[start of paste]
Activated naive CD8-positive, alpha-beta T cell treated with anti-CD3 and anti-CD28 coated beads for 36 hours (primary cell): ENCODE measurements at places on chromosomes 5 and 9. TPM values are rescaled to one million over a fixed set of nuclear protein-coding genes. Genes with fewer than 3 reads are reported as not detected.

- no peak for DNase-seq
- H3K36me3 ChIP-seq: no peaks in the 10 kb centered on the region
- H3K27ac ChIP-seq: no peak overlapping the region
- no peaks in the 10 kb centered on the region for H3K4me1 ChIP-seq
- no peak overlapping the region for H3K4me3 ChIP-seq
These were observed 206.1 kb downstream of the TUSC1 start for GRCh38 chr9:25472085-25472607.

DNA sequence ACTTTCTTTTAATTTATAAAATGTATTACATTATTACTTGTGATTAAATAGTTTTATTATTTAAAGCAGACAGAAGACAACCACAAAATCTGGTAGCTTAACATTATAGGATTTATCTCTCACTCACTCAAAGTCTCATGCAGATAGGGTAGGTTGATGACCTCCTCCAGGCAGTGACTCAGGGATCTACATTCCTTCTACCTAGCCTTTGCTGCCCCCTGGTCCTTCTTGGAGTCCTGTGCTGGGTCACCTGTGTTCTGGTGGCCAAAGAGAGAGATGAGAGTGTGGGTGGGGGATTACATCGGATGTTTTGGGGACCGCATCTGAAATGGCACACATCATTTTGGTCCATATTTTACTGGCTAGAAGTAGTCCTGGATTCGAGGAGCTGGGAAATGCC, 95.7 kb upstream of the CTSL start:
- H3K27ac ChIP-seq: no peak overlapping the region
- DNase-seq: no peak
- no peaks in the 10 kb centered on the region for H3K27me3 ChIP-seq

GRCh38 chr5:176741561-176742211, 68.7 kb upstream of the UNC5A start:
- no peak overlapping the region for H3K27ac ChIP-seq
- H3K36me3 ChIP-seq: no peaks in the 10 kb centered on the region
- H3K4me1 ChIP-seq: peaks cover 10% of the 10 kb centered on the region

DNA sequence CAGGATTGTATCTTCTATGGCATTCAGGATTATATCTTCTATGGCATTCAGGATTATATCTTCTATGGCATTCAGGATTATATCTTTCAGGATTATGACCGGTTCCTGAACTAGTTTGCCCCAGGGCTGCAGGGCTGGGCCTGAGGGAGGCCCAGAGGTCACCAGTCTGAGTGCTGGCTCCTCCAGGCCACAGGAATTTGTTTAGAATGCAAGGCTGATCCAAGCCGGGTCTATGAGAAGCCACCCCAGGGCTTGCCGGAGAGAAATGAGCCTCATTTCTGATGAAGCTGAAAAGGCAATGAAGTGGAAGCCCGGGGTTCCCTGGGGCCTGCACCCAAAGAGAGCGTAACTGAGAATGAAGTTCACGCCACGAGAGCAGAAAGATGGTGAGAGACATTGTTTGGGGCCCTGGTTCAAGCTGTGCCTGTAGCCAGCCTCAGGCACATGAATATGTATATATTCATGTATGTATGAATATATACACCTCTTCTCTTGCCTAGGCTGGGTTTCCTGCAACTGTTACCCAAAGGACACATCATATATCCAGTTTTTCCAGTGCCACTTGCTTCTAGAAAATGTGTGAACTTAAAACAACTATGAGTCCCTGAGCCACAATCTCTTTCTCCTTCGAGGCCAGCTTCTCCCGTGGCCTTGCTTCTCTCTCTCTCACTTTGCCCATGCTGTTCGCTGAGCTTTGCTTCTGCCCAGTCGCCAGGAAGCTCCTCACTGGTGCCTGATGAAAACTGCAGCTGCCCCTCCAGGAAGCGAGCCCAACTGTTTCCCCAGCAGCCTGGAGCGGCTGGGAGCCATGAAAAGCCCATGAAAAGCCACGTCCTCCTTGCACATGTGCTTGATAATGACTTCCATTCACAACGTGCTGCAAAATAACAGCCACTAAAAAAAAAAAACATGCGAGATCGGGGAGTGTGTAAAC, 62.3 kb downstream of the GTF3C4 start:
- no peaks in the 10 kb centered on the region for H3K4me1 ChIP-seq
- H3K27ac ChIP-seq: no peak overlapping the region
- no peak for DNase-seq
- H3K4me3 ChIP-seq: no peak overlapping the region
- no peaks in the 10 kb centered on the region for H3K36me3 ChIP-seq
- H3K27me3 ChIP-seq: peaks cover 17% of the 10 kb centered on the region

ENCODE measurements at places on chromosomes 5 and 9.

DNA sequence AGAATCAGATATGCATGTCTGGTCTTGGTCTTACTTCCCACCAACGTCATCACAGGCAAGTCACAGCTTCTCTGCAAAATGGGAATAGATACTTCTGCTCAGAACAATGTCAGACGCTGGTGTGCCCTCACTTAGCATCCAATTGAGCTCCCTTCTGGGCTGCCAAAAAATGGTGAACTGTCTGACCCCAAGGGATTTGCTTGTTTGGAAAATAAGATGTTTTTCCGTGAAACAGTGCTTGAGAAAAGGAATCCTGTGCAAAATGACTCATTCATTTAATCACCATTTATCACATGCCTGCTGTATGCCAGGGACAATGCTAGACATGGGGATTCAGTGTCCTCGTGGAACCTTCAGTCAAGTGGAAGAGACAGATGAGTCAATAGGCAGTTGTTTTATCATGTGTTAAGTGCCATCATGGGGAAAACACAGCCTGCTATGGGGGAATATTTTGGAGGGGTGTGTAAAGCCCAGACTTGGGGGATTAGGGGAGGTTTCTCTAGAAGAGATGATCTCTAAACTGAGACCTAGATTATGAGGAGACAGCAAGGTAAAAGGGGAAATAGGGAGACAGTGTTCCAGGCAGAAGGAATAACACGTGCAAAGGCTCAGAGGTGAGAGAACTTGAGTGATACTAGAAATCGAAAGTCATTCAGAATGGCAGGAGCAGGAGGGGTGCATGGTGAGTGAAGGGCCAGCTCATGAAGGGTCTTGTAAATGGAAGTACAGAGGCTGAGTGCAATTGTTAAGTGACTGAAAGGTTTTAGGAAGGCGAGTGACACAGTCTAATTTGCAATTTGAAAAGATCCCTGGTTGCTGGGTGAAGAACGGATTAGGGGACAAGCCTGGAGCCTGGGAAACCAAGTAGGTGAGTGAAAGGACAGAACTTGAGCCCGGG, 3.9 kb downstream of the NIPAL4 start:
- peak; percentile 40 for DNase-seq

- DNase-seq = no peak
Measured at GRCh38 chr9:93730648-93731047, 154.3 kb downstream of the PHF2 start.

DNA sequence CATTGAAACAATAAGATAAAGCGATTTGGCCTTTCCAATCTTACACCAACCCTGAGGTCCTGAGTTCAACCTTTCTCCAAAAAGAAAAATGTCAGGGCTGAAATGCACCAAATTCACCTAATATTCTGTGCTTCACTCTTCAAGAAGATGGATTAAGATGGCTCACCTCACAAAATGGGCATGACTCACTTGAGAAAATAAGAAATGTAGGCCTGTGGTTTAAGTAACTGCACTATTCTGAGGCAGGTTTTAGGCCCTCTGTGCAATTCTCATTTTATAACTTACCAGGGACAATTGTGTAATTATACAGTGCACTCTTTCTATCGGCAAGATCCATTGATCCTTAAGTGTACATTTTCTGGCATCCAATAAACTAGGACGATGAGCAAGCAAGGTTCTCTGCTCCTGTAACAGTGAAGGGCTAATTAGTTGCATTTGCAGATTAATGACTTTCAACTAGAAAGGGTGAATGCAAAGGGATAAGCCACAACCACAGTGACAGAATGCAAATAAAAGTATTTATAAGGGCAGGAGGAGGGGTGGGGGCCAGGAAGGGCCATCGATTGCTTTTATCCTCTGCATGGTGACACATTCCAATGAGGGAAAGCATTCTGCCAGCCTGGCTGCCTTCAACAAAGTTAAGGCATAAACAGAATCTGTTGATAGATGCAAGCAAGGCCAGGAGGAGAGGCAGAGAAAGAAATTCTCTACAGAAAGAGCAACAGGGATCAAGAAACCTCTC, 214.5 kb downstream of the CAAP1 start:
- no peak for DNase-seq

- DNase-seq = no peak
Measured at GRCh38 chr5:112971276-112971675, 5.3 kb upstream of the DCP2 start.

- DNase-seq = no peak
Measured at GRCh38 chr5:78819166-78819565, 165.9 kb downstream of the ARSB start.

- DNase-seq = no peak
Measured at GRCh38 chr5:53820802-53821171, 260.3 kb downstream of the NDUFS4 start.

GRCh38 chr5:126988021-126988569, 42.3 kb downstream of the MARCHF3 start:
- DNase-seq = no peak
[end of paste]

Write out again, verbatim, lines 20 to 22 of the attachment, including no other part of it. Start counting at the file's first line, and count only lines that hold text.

- H3K4me3 ChIP-seq: no peak overlapping the region
- no peaks in the 10 kb centered on the region for H3K36me3 ChIP-seq
- H3K27me3 ChIP-seq: peaks cover 17% of the 10 kb centered on the region